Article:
where A is the weight before pre-cooking and B is the weight after pre-cooking, followed by cooling in iced water.

Determination of microstructure

Microstructures of raw shrimp and those pre-cooked for different times (0, 30, and 120 s) were analyzed as described by Jones and Mandigo (1982) with a slight modification. All samples were cut into a cube (4 × 4 × 4 mm3) with a razor blade. The prepared samples were fixed with 0.2 M phosphate buffer, pH 7.2, containing 2.5% glutaraldehyde at room temperature for 2 h. All specimens were washed three times with deionized water for 15 min and dehydrated with serial concentrations of 25%, 50%, 75%, 95%, and 100% ethanol for 30 min each. All specimens were coated with 100% gold (Sputter coater SPI-Module, West Chester, PA, USA). The microstructures were visualized using a scanning electron microscope (Quanta 400, FEI, Eindhoven, the Netherlands).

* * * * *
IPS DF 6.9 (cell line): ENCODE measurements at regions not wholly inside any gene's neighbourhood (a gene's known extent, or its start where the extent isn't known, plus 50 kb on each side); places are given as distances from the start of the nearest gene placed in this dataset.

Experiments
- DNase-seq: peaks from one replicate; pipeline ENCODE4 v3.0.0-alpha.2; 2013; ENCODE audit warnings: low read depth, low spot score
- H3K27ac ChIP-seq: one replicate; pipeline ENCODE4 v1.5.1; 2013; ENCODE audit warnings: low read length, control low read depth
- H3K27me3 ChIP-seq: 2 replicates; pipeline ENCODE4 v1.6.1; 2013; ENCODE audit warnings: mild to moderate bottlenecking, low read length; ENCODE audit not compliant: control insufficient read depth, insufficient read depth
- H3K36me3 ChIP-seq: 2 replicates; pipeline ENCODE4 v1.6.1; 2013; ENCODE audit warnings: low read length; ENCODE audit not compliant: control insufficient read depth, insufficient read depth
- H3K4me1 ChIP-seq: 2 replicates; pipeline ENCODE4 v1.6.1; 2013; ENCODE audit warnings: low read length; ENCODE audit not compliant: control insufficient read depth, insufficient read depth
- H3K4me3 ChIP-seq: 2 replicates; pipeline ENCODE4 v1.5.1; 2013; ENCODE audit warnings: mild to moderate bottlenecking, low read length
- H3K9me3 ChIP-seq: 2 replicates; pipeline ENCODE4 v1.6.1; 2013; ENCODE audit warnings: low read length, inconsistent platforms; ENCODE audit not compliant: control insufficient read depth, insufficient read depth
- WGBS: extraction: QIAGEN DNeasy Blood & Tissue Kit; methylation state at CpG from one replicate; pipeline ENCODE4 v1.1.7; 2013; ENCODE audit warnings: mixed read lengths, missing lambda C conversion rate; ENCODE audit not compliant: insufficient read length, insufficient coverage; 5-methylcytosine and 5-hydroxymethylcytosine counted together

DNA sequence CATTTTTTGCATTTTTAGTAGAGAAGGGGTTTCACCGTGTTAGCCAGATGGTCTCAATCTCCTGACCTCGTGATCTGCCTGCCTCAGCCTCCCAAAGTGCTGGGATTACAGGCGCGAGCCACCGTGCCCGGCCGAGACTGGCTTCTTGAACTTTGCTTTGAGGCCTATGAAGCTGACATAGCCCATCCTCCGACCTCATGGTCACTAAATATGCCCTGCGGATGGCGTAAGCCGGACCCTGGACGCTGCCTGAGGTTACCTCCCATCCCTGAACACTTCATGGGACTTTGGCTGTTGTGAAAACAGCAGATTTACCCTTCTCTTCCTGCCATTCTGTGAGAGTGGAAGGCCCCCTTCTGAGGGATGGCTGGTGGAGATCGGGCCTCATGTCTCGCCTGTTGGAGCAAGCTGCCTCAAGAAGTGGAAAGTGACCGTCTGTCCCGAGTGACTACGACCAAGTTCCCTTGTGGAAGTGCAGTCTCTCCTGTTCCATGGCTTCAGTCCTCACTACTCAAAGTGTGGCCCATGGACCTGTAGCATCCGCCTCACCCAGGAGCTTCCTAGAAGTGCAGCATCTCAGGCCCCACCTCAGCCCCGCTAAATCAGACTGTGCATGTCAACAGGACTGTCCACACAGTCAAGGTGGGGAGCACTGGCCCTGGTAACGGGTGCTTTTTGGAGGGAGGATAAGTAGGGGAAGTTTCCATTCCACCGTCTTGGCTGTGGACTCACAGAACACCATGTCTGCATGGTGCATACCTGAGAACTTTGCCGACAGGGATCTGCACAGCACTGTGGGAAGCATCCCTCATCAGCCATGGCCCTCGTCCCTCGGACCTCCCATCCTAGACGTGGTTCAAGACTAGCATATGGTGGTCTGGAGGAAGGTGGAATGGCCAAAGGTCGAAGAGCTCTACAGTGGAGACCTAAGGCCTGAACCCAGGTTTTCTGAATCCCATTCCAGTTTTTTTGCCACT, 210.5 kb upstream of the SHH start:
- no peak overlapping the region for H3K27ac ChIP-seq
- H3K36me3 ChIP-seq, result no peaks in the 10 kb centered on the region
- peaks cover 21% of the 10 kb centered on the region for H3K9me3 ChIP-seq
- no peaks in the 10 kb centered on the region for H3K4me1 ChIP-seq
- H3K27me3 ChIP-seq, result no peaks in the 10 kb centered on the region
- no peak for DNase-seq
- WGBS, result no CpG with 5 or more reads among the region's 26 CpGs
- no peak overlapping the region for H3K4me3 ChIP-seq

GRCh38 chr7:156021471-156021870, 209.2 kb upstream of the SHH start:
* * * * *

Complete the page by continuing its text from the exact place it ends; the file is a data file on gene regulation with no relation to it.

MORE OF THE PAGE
Determination of melanosis

To monitor melanosis in the samples, 14 shrimps were placed on a polystyrene tray (8 × 8 in.2) and covered with shrink film. Thereafter, the samples were stored at 4°C for 7 days. The samples were taken every day for melanosis assessment. Melanosis or blackening of pre-cooked shrimp was evaluated through visual inspection by ten trained panelists using a 10-point scoring test following the method of Montero et al. (2001) with some modifications. To prepare the references, shrimp stored at 4°C for 0, 2, 4, 6, 8, and 10 days were cooked to obtain the core temperature of 60°C for 1 min. Those samples were used as the references with melanosis scores of 0, 2, 4, 6, 8, and 10, respectively. Training was conducted for two sessions. Panelists were asked to give the melanosis score (0 to 10), where 0 = complete absence of black spots, 2 = slight (up to 20% of the shrimp’s surface is affected), 4 = moderate (20% to 40% of the shrimp’s surface is affected), 6 = notable (40% to 60% of the shrimp’s surface is affected), 8 = severe (60% to 80% of the shrimp’s surface is affected), and 10 = extremely heavy (80% to 100% of the shrimp’s surface is affected).